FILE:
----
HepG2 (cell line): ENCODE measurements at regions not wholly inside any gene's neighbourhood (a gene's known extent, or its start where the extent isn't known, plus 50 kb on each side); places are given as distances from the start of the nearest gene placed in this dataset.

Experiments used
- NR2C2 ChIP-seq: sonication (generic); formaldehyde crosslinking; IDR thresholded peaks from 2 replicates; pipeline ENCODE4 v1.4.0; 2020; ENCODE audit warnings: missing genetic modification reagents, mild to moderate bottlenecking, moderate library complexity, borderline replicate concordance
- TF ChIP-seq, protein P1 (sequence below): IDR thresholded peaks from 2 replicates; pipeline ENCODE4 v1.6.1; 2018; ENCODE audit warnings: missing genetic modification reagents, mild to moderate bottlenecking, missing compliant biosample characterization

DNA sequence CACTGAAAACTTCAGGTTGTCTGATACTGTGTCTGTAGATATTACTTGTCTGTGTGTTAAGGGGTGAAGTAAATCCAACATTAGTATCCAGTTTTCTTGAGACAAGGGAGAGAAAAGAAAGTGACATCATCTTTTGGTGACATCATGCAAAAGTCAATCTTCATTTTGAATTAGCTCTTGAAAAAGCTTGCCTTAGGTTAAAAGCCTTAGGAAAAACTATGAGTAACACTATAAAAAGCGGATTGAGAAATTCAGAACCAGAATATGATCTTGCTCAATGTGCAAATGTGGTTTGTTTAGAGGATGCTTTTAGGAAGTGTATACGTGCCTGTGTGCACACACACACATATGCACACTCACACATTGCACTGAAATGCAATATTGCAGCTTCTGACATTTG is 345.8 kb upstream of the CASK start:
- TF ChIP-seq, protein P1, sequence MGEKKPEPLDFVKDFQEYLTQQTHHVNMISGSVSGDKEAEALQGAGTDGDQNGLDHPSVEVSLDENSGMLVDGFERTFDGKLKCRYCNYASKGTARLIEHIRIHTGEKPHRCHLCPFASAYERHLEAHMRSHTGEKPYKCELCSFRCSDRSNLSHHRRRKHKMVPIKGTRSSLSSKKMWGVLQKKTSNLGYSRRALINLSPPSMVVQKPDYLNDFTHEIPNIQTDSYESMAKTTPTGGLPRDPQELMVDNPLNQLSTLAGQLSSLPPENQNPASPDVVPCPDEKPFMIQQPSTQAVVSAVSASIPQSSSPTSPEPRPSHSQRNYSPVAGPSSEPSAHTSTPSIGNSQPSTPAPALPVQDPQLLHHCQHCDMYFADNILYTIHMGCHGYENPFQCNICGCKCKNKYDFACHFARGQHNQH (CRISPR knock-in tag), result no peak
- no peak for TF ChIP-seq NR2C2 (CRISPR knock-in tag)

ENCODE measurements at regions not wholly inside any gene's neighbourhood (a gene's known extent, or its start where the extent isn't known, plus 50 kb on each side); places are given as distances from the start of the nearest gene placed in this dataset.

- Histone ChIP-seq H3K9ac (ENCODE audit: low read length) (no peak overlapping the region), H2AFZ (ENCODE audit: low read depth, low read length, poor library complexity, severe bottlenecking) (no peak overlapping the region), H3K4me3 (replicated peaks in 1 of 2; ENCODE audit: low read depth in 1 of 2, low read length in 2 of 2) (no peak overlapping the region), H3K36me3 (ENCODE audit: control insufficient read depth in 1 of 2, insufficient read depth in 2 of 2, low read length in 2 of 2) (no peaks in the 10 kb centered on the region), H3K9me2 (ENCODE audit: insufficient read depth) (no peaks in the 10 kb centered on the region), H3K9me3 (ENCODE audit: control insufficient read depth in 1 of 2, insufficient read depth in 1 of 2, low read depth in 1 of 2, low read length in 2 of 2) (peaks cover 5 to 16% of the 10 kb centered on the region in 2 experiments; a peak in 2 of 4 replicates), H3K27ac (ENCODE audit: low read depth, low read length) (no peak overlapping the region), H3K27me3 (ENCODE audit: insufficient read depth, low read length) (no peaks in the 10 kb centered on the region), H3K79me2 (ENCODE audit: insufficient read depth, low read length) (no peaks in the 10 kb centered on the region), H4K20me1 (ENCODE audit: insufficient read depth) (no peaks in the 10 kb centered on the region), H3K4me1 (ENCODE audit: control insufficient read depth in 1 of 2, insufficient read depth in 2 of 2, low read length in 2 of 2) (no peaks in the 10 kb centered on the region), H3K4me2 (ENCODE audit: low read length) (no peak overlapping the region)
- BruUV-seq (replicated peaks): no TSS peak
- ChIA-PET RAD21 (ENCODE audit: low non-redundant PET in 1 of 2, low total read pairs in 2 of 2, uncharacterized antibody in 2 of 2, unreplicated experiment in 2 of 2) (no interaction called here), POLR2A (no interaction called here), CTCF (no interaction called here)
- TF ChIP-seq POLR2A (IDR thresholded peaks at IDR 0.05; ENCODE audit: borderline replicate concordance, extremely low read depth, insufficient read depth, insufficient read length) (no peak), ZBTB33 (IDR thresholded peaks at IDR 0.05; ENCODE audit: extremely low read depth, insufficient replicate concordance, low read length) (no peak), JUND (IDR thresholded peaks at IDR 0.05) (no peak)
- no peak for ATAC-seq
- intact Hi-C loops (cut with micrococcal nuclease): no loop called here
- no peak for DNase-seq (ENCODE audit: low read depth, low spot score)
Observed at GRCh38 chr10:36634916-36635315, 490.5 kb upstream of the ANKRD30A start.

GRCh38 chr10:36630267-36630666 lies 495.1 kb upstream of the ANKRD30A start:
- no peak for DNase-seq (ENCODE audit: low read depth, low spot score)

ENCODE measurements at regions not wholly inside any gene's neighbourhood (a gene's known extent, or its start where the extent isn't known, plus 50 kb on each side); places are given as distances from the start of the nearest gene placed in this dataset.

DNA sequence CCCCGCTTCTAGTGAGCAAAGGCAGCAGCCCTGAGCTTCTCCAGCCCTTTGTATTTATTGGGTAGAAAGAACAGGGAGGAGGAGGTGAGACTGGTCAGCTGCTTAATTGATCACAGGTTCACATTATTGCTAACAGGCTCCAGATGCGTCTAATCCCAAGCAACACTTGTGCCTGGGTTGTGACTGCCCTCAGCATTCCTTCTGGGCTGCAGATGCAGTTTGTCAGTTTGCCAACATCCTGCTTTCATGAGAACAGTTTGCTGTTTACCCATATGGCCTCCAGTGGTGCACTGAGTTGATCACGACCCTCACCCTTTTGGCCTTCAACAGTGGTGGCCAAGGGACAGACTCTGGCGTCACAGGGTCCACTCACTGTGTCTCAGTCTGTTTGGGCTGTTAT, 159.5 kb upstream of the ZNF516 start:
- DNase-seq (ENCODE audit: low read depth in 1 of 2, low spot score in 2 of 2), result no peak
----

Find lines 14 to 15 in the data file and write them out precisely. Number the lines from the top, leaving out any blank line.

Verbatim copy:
- intact Hi-C loops (cut with micrococcal nuclease): no loop called here
- no peak for DNase-seq (ENCODE audit: low read depth, low spot score)